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Re: Choice for long range finishing load

Postby beretta24 » Fri Sep 20, 2013 5:38 am

jehler wrote:
BT Justice wrote:
jehler wrote:
Frank Lopez wrote:Sitting on the water a birds vitals are mostly well protected. In other words (for the most part) you can forget the traditional minimum penetration numbers. It's pretty likely you're not going to get into his boiler room with steel. The silver lining is that the head and neck are exposed and are the most vulnerable vitals. And they don't need a lot of penetration. Considering that you'd be using a 10ga, I'd go with the heaviest payload I could and still have about 1400 to 1450fps mv, use the tightest chokes, shoot #3s and hope for the best.

Frank

marking this down in my journal, I agree with frank

LOL.... I agree with both of you..
The way I look at it is I or someone I am hunting with shot the bird and crippled it, I could take out the 10 ga and take long range potshots at the bird hoping to do the deed.
It doesn't take that long for anyone to close the gap in low flooded rice or corn on foot, or for that matter to get in the boat and do the same thing. We always set up the boat to have an easy exit/entrance through our spread...takes maybe 5-10 minutes from start to finish. Call it old school or whatever...

We hunt diving ducks in 12-100 feet of water, even with a boat chasing them down, you never know when green jeans is watching so you have to shut down, un-case and load up.... We take plenty of long shots at birds. I wish they would make some kind of exclusion for cripples up here in the regs

They just did that in mn....still have to shut the motor off though.

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Re: Choice for long range finishing load

Postby goosepit2007 » Fri Sep 20, 2013 5:38 am

jehler wrote:
BT Justice wrote:
jehler wrote:
Frank Lopez wrote:Sitting on the water a birds vitals are mostly well protected. In other words (for the most part) you can forget the traditional minimum penetration numbers. It's pretty likely you're not going to get into his boiler room with steel. The silver lining is that the head and neck are exposed and are the most vulnerable vitals. And they don't need a lot of penetration. Considering that you'd be using a 10ga, I'd go with the heaviest payload I could and still have about 1400 to 1450fps mv, use the tightest chokes, shoot #3s and hope for the best.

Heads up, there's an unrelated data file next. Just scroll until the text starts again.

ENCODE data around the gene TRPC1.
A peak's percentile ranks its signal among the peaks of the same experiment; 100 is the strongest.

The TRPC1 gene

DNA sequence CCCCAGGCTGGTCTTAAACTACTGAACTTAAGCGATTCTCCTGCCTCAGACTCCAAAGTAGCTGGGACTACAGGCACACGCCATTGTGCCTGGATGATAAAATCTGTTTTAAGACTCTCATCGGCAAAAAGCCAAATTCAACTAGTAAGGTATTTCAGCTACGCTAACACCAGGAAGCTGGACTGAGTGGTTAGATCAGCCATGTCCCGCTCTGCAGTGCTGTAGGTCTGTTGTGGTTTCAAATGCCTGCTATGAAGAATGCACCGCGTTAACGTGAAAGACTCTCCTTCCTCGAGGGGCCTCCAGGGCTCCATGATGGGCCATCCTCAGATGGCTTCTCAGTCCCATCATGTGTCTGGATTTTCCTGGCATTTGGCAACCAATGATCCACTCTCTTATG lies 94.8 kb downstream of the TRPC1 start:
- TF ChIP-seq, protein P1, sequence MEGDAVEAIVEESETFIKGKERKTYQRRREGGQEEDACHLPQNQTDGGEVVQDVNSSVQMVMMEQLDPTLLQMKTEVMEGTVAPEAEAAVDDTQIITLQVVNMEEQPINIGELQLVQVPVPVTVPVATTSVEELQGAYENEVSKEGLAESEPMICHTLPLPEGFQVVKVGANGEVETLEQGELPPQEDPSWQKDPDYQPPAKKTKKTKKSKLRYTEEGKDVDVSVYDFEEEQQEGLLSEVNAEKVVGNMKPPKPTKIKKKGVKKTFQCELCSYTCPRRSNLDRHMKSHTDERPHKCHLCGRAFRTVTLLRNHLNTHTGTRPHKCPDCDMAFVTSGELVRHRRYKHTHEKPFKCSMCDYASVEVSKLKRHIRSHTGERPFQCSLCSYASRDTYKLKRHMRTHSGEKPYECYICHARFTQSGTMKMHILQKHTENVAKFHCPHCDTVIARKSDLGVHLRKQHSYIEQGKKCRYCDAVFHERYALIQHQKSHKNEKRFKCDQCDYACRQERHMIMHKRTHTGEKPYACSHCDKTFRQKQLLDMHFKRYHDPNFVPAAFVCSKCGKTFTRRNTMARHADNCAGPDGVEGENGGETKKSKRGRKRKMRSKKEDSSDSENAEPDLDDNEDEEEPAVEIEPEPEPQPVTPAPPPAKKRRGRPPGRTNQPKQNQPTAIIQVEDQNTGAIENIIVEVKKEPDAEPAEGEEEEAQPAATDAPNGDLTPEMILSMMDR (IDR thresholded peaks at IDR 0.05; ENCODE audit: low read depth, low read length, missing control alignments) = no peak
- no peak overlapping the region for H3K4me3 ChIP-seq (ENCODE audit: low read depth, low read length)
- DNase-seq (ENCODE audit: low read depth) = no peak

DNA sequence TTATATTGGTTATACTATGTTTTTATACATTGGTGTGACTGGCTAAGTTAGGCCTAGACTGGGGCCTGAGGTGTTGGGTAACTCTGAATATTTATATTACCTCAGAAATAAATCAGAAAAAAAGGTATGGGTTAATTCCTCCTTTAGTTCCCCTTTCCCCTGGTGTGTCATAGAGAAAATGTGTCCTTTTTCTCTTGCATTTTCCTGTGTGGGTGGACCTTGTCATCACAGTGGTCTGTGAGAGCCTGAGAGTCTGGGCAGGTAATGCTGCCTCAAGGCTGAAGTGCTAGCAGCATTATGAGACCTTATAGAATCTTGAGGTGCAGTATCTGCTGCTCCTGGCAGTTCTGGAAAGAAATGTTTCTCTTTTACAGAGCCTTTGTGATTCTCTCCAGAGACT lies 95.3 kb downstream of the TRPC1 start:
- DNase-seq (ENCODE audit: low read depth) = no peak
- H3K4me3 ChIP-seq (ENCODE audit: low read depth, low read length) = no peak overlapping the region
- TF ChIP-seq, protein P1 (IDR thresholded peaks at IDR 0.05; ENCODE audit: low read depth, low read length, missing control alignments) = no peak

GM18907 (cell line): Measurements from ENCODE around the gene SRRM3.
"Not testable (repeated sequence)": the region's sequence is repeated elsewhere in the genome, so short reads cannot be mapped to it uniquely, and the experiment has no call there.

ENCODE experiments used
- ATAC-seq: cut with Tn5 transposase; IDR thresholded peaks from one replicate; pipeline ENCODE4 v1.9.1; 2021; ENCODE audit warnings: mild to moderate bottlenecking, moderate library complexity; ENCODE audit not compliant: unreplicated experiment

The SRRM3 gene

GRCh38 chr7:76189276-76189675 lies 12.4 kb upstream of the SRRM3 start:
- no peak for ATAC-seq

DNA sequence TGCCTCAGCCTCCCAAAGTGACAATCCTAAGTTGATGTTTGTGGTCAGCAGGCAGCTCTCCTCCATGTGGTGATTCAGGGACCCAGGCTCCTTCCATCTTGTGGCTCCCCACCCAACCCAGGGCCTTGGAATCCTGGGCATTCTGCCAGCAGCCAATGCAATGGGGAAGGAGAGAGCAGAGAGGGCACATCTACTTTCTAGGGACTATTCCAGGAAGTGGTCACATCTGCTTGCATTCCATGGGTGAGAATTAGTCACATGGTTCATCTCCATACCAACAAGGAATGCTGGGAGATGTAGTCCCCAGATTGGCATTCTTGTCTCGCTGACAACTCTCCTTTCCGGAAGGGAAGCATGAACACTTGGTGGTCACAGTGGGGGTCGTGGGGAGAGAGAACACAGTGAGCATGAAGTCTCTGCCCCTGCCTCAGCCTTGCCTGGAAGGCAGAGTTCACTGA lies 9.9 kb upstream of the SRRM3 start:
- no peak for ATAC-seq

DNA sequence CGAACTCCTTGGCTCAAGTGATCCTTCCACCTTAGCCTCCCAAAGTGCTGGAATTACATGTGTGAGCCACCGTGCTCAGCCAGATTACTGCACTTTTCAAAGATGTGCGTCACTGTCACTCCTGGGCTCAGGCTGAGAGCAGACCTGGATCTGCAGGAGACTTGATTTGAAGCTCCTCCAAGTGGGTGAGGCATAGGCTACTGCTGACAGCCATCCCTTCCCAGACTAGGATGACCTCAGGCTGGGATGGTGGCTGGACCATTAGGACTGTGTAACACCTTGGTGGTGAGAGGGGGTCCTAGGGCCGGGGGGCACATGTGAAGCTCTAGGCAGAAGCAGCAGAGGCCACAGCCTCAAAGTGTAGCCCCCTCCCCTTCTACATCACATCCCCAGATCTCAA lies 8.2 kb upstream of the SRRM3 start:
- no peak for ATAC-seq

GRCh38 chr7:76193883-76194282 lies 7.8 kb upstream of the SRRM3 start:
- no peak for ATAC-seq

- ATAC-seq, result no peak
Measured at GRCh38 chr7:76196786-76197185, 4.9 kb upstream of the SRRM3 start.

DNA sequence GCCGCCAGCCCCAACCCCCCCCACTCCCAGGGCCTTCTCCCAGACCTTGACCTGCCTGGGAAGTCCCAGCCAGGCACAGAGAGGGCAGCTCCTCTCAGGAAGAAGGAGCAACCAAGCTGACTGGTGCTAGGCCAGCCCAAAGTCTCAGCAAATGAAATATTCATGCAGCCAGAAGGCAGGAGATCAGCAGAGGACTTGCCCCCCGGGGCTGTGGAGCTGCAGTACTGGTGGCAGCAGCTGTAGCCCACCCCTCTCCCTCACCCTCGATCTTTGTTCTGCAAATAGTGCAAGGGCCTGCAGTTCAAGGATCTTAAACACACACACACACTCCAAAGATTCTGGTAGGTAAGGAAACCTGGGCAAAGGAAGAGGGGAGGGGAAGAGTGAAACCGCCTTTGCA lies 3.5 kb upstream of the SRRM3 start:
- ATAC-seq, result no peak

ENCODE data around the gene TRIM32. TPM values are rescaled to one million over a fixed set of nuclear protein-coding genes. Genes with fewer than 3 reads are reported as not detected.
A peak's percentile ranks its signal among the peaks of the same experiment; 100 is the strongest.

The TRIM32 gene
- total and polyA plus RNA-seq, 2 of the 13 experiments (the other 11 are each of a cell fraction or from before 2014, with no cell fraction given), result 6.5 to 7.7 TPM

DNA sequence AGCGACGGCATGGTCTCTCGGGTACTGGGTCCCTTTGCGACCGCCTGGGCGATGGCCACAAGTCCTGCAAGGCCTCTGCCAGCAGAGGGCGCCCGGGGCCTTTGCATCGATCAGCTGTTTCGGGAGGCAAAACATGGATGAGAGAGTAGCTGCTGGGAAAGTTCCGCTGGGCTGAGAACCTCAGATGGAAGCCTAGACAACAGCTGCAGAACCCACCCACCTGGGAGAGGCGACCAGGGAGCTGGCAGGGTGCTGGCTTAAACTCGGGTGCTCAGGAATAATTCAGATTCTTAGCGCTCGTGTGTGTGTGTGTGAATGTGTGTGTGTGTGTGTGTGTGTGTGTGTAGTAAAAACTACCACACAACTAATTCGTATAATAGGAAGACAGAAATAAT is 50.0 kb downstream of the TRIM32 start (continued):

Frank

marking this down in my journal, I agree with frank

LOL.... I agree with both of you..
The way I look at it is I or someone I am hunting with shot the bird and crippled it, I could take out the 10 ga and take long range potshots at the bird hoping to do the deed.
It doesn't take that long for anyone to close the gap in low flooded rice or corn on foot, or for that matter to get in the boat and do the same thing. We always set up the boat to have an easy exit/entrance through our spread...takes maybe 5-10 minutes from start to finish. Call it old school or whatever...

We hunt diving ducks in 12-100 feet of water, even with a boat chasing them down, you never know when green jeans is watching so you have to shut down, un-case and load up.... We take plenty of long shots at birds. I wish they would make some kind of exclusion for cripples up here in the regs



that would be a pain in the rear end uncasing ect were we hunt there is no gun case law...all we have to do is have motor shot off before a guy fires a shot....but i see people with person in front going full speed and they shoot at bird if it still keeps getting up(flying).
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Re: Choice for long range finishing load

Postby z51 » Fri Sep 20, 2013 5:55 am

That's a dumb law. The Feds will fine you for not making a reasonable effort to recover a wounded bird.
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Re: Choice for long range finishing load

Postby jehler » Fri Sep 20, 2013 6:19 am